I never really liked living in the big city but had to because I was always partial to eating, and small town advertising copywriters have a disturbing tendency to starve to death.
After working for a couple years at a really good small agency in Los Angeles, and then for a few more months at the biggest agency in town, I gradually came to realize that I was just not cut out for life in the big city. I decided to explore possibilities in smaller markets, and my first thought was Phoenix.
So I took a few days off from my job, packed my portfolio and my suitcase, and drove six hours across the desert to the the Valley of the Sun.
The whole trip was, I admit, a bit haphazard. Planning ahead was not my forte in those days. I hadn’t bothered to set up any appointments in advance. I figured I’d just show up and doors would magically open for me. Truth be told, I didn’t have enough experience to know I didn’t know how to interview for a new job.
I brought along a list of the largest ad agencies in Phoenix and started at the top. I found a phone booth, poked in a dime, dialed the number of the Owens Agency, and asked the receptionist if I could speak to the creative director. He answered on the first ring.
Loren: Loren Markus.
Jim: Hi, Loren. I’m a copywriter and I’d like to show you my portfolio.
Loren: You’re a copywriter? Where have you worked?
Jim: In Los Angeles.
Loren: At ad agencies?
Jim: DJMC and Clinton E Frank.
Loren: You mean you’re a real copywriter?
Loren: You’ve worked at real agencies and written real copy for real clients?
Jim: Well, yeah, sure. What do you mean?
Loren: I haven’t seen a real portfolio in a couple years. The last guy who called me and told me he was a copywriter was working at a pizza parlor. Can you come over and see me right now?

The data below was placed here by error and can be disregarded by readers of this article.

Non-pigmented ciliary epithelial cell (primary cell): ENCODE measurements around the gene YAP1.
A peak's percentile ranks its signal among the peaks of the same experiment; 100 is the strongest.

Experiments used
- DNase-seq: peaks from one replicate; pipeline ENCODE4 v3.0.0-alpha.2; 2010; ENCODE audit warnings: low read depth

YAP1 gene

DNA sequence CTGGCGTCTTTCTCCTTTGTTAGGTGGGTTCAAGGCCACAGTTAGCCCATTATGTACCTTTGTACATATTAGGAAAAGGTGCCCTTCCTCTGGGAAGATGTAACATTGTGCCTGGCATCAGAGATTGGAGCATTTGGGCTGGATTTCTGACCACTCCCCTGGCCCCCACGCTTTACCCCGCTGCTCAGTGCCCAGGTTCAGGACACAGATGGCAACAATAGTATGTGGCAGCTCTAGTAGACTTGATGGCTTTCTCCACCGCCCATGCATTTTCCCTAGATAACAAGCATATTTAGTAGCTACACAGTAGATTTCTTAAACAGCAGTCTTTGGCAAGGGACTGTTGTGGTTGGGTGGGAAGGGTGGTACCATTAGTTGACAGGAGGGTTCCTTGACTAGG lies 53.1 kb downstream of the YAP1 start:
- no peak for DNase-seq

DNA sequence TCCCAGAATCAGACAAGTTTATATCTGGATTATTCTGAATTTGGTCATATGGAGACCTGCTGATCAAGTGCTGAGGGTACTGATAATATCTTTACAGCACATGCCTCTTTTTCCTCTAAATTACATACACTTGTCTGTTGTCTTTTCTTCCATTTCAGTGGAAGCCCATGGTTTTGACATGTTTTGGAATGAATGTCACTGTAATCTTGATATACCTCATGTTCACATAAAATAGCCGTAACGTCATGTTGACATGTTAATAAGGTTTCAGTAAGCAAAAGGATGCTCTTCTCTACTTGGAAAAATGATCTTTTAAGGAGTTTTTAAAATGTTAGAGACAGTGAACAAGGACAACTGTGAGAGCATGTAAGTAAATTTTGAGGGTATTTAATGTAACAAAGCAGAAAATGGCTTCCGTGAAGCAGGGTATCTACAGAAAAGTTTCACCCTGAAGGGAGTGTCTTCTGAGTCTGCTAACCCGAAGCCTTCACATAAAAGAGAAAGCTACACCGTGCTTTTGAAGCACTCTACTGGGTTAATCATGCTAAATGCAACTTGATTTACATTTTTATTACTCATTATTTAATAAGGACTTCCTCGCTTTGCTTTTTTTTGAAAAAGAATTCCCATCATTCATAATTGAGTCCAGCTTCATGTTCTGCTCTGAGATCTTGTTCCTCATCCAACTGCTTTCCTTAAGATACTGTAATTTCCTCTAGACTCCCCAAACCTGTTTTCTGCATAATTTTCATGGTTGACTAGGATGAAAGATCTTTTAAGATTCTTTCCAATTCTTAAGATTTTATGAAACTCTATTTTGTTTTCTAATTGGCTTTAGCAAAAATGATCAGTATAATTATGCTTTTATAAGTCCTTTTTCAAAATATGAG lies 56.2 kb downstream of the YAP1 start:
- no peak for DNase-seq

This is odd, I thought, but immediately hopped in my car and drove a few blocks to the Owens office. Loren greeted me in the lobby with a big smile on his face. He was short and stocky and his face was accented with a pair of thick horn rim glasses and topped with a mop of curly brown hair. We went to his office and had a delightful time as he reviewed my work. He was a very funny, very warm, very quirky guy.
After Loren finished reviewing my portfolio he looked at me very seriously and said, “I love your work, but don’t have an opening for a copywriter. How would you like to be creative director instead?”
I was dumbfounded by the question. I was still a rookie, a beginner, I had barely gotten started in the business.
Jim: I don’t understand. Aren’t you the creative director?
Loren: Not for long. I hate this town. I gotta get back to Los Angeles.
Jim: But I don’t have enough experience to be a creative director. I don’t even know how to produce a TV commercial.
Loren: Neither does anyone else in this town. I’ll stay on for a month or so and teach you everything you need to know.
This was clearly the craziest idea ever presented to me. I was terrified by the concept of a future filled with faking it every day.
”No way, Loren. It’s impossible. I can’t do it.”
”Go home and think it over for a couple days. You’d get paid a lot of money and I think you could pull it off.”